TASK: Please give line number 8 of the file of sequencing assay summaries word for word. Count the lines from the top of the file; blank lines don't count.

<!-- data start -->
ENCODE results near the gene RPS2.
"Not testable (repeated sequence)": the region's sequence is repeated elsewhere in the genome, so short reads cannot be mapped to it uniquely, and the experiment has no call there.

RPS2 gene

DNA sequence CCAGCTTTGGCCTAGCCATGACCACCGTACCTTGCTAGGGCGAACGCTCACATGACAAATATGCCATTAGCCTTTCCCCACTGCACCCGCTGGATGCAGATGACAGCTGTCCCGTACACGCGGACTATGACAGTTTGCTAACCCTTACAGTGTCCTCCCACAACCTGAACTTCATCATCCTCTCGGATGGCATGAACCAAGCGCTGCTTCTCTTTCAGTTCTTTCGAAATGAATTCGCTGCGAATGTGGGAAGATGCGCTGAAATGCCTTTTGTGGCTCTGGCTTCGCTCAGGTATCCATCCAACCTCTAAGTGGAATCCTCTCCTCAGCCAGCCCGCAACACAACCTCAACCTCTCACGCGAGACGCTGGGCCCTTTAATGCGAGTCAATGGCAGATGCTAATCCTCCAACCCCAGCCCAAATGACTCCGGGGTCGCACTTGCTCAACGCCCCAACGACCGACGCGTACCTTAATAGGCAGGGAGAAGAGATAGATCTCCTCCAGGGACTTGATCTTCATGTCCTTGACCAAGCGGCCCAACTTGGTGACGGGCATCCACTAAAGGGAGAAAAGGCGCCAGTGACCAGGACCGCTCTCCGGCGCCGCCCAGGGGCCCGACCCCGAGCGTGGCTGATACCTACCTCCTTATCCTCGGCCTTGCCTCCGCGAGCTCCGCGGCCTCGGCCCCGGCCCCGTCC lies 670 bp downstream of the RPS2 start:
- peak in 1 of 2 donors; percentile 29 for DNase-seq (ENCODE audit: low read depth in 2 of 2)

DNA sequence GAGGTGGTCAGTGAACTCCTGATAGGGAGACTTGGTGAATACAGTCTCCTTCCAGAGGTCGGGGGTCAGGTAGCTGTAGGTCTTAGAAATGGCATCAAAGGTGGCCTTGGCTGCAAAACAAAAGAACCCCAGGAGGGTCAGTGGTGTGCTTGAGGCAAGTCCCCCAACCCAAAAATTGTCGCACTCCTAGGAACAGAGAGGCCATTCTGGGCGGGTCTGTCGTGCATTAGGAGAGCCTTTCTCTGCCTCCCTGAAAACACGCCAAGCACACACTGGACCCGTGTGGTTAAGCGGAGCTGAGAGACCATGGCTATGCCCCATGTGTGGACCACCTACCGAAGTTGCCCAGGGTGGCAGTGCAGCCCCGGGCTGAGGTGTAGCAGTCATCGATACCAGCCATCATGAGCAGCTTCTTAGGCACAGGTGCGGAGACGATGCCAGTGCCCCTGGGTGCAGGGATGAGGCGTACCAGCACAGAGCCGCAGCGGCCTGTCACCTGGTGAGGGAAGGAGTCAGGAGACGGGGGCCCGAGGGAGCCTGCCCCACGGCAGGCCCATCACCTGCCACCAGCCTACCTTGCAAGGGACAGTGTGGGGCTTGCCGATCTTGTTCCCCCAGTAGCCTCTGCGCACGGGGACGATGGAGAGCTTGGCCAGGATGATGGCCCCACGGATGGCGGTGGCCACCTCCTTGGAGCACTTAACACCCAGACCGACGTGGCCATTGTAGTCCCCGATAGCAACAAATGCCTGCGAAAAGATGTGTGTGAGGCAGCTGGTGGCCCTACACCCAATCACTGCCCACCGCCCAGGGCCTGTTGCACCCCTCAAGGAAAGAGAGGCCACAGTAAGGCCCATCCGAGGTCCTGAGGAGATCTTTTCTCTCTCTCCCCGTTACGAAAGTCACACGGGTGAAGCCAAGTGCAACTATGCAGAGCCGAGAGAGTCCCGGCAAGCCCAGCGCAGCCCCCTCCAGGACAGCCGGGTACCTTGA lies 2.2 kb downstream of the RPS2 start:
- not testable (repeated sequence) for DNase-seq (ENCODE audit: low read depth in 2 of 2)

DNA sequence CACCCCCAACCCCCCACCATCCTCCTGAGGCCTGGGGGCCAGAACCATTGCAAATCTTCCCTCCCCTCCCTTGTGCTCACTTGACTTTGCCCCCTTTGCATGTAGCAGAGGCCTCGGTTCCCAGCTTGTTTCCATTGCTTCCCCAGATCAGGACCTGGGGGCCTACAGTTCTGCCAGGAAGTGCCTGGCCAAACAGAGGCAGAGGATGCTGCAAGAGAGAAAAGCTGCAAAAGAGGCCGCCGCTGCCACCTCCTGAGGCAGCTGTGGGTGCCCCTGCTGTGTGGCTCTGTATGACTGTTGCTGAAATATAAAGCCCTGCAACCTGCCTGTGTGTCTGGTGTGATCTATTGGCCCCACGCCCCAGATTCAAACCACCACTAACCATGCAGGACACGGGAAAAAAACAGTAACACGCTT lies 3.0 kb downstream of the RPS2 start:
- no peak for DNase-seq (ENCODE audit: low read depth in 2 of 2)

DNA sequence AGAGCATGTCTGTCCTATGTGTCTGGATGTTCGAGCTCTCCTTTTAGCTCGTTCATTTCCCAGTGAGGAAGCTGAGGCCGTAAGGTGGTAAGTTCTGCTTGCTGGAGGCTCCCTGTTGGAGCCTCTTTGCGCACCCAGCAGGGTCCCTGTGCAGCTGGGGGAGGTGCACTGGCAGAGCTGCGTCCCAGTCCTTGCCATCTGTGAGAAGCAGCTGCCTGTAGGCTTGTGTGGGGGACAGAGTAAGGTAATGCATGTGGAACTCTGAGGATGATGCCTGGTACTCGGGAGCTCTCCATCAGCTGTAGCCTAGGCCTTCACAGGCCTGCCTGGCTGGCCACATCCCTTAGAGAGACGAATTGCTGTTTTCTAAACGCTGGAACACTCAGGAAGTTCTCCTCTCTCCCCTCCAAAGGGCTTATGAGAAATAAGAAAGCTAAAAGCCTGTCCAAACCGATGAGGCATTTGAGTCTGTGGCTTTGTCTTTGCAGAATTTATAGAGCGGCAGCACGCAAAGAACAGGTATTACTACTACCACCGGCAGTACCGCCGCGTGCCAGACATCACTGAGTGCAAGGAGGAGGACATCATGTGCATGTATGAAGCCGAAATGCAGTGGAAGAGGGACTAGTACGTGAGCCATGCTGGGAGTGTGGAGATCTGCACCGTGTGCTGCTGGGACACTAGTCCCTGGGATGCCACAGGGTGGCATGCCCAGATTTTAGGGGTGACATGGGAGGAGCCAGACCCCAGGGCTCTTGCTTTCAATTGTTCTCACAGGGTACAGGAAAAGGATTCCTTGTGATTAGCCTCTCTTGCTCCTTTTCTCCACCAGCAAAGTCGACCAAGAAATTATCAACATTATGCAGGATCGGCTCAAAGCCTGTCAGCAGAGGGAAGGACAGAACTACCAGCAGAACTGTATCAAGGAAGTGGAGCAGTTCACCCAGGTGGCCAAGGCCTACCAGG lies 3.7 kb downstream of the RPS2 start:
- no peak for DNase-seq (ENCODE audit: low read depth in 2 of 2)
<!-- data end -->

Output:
DNA sequence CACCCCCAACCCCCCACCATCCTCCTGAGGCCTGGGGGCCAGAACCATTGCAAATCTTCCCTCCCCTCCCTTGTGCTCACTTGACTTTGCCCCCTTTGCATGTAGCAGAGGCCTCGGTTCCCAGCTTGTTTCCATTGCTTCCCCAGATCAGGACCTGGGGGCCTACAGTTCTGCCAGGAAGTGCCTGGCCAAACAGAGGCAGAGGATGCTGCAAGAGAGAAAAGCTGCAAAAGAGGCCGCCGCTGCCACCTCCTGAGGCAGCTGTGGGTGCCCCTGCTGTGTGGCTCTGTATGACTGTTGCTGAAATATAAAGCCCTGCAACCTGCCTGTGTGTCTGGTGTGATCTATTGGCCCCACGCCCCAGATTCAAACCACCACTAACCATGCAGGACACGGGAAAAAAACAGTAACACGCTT lies 3.0 kb downstream of the RPS2 start: